WASHINGTON - Record outlays for highways, streets, schools, and other public works lifted U.S. construction spending in December to its highest in any month, the Commerce Department reported Tuesday. Spending on housing construction also set a record.
Construction spending rose 2% in December, to a $730.3 billion annual rate, the same increase as the revised November number, the department reported. Analysts had expected spending to hold steady.
Mild weather, full government coffers, and rebuilding efforts after Hurricane Floyd probably contributed to December's gain in overall spending, the third in a row, analysts said. The increase also helped push the 1999 total up 6%, to $705.1 billion. Spending rose 7.6% in 1998.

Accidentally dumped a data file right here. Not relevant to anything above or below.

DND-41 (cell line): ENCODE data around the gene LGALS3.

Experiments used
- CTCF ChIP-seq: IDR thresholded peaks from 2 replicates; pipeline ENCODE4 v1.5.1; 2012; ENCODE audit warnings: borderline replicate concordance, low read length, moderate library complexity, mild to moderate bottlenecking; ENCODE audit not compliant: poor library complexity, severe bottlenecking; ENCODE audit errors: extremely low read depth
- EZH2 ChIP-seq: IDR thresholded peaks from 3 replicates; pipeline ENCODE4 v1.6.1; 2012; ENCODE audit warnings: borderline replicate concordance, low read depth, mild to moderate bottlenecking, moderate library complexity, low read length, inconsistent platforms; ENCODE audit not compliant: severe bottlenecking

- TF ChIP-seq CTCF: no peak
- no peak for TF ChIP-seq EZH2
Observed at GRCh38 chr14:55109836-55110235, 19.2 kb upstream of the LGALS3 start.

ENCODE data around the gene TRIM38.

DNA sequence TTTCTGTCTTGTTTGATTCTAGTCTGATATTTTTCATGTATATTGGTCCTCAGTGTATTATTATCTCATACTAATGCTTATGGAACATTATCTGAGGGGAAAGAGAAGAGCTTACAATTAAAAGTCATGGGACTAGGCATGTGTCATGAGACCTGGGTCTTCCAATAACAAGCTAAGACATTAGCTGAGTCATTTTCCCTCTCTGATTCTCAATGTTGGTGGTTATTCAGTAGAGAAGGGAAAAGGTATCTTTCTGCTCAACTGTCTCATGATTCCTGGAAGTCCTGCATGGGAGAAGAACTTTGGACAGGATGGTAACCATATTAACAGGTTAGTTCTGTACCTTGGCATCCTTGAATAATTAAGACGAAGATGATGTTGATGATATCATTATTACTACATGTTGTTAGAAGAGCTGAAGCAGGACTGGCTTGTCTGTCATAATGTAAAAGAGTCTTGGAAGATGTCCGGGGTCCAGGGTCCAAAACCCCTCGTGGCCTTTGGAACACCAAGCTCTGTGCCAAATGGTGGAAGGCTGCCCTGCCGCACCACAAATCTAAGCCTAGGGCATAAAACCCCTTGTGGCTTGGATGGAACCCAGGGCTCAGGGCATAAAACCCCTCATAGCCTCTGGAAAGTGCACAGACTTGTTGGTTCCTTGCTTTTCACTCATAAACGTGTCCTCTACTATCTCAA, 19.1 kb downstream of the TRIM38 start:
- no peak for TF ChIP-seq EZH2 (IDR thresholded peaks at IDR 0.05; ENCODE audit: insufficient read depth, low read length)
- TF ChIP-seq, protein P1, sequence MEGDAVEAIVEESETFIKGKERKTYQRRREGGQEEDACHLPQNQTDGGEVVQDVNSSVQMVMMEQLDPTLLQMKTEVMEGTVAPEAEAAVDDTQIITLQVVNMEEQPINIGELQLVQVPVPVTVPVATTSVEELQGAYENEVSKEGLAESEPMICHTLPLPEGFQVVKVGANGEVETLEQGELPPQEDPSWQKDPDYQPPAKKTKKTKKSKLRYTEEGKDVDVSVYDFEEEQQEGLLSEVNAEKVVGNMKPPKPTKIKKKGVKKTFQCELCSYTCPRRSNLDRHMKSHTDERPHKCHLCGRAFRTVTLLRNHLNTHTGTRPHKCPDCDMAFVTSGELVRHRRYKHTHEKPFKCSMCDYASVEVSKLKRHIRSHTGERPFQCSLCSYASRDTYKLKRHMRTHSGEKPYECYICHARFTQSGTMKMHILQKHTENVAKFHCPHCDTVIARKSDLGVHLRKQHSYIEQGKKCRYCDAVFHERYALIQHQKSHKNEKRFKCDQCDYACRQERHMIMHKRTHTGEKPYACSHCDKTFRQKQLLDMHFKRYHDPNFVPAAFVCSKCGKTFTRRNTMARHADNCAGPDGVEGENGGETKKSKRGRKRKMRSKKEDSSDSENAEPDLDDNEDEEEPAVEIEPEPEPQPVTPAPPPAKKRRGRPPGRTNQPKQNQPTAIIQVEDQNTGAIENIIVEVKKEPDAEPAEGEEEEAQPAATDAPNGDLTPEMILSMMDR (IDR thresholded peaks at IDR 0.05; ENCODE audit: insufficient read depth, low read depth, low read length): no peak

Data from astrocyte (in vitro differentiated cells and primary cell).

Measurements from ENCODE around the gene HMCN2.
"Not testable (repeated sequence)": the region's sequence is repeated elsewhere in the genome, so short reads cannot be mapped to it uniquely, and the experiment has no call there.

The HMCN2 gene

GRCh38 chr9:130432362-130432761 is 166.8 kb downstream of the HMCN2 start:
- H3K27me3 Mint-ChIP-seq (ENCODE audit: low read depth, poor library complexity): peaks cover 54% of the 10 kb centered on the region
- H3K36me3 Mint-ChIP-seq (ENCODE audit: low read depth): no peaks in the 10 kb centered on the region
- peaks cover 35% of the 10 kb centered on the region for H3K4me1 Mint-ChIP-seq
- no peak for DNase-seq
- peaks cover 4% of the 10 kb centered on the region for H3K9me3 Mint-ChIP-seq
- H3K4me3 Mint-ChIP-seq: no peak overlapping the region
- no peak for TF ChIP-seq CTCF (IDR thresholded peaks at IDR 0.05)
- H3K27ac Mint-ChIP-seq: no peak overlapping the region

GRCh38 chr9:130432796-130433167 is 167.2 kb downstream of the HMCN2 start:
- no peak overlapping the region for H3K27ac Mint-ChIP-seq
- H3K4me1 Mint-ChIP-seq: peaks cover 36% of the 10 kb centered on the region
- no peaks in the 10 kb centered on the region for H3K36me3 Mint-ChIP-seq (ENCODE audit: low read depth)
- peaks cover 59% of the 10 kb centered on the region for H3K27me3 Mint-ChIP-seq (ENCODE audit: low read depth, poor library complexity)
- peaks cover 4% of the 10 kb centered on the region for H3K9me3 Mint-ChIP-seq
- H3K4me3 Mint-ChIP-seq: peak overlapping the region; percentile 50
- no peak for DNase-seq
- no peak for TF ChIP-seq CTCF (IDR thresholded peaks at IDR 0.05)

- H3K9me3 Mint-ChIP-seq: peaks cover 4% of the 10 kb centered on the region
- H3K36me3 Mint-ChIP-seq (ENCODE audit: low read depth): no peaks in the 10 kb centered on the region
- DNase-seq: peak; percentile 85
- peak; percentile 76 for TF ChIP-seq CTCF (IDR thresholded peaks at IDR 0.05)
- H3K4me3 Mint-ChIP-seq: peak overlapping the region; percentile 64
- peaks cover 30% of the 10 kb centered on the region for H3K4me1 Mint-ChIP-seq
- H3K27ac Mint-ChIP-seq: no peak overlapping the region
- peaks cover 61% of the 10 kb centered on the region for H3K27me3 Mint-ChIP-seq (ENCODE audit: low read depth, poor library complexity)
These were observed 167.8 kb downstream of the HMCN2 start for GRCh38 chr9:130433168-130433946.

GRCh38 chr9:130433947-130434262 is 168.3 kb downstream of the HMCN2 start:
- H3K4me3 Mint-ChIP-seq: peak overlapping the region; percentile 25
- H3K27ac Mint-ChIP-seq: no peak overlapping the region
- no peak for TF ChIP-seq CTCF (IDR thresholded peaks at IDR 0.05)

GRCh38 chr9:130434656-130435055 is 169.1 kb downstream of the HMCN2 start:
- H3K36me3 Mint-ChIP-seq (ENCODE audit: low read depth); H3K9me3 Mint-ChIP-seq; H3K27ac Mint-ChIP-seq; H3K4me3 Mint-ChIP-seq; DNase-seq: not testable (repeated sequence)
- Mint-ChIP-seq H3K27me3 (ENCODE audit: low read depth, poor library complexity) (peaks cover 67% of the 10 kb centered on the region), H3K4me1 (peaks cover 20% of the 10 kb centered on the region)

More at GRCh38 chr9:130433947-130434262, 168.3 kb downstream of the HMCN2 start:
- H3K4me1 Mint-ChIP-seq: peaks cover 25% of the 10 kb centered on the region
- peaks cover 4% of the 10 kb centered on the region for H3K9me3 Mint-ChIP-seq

Though recent snowstorms could slow construction, the economic expansion and election-year largesse by politicians could cause spending to keep growing, analysts said. "The repaving of America is starting, and probably none too soon," said Joel L. Naroff, president of Naroff Economic Advisors Inc. in Holland, Pa.
Spending on schools and public colleges rose 1.5%, to a record annual rate of $37.3 billion, and was up 17% from the previous December.
Though borrowing costs rose, residential construction spending increased 1.5%, to a $330.5 billion rate in December, and grew 9.3% for the year. The housing gain was paced by a 2.7% increase in the rate of single-family home construction, to a record $222.2 billion rate.
Spending on multifamily home construction increased 6.1% during the month to a $29.5 billion rate, the highest since December 1986, a Commerce Department spokesman said. Nonresidential commercial projects, such as office buildings and private schools, fell 0.3%.